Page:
Welcome to the Opera

Micros Fidelio has been the dominant property management system in the hospitality industry for sometime. However, the aging software can no longer keep pace with the growing requirements of the industry, and it has had to step down to make way for Opera.

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By  Vijaya Cherian Published  April 24, 2003

I|~||~||~|Version 6.0 of Micros Fidelio’s property management system (PMS) is the most widely used in the Middle East’s hospitality industry. However, the software has its limitations.

Its aging DOS operating system is both slow and difficult to integrate with more modern applications, while the application’s clipper-based architecture means data from different areas of the hotel has to be stored in separate databases. As such, night audits and report generation take hours and lengthy downtimes are the norm.

“Most properties in Dubai, as well as some of our own, run Fidelio’s version 6.0 and have these challenges daily,” says Roy Verrips, information systems manager of the Grand Hyatt Dubai.

However, 2003 promises to be the year during which these problems are solved, as Micros Fidelio has introduced Opera, the latest incarnation of the vendor’s PMS. The new software not only promises to eliminate downtime, but also accelerate front desk operations, tighten application integration and ensure better data management.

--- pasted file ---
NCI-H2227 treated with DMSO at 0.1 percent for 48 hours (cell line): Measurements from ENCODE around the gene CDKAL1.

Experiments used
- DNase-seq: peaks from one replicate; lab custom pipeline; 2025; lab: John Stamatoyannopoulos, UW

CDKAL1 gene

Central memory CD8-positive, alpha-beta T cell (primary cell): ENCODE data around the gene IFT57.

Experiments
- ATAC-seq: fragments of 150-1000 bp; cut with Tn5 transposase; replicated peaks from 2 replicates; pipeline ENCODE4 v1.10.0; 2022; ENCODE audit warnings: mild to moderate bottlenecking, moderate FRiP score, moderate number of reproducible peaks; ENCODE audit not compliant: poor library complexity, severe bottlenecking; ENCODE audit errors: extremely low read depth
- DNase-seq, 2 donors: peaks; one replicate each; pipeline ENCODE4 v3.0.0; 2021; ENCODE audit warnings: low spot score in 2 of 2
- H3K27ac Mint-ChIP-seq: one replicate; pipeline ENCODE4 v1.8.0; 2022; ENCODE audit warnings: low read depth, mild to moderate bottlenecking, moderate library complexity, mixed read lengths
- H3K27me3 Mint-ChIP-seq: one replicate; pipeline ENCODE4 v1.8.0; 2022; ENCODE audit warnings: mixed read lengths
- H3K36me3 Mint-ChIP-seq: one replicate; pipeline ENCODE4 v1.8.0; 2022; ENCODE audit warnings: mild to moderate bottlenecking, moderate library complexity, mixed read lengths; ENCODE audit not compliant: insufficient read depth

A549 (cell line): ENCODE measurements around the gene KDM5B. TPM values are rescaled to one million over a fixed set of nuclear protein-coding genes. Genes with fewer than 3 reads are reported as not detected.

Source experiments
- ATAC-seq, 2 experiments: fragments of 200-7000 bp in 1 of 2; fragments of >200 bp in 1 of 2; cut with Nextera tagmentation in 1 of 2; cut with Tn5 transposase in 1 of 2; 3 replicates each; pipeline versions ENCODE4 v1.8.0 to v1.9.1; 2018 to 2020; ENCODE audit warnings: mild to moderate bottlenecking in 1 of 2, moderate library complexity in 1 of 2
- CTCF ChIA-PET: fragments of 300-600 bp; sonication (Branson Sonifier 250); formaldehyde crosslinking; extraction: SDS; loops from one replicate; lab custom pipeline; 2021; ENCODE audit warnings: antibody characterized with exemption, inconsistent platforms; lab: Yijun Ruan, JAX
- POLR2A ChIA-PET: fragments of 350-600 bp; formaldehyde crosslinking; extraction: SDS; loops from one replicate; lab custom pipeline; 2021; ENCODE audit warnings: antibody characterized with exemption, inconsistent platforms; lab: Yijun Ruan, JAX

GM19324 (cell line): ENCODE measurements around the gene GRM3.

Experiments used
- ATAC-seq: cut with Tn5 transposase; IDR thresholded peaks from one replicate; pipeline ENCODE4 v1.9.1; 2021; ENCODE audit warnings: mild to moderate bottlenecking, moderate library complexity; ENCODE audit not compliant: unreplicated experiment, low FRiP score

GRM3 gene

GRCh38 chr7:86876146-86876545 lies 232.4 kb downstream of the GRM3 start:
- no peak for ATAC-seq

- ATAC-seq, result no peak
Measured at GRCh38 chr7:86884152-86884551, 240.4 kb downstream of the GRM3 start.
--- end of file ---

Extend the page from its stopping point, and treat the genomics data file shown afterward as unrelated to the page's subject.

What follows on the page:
Key to this change is Micros Fidelio’s migration to an Oracle database. Rather than having to keep information in unconnected information silos, as was the case with the clipper-based architecture, Oracle allows hotels to consolidate all of its data in a single database. As a result, there is no downtime in report generation and this, in turn, enhances data management and boosts data sharing by allowing users to store data in a single file.

||**||II|~||~||~|At the Grand Hyatt Dubai, for example, Opera has enabled quick check-ins, advanced housekeeping, downtime-free night audit and extensive customer profiling.

“Opera addresses a lot of the internal issues that Fidelio always had; the biggest one being database structure,” comments Verrips, who has just overseen the deployment of the Opera PMS at the Grand Hyatt Dubai.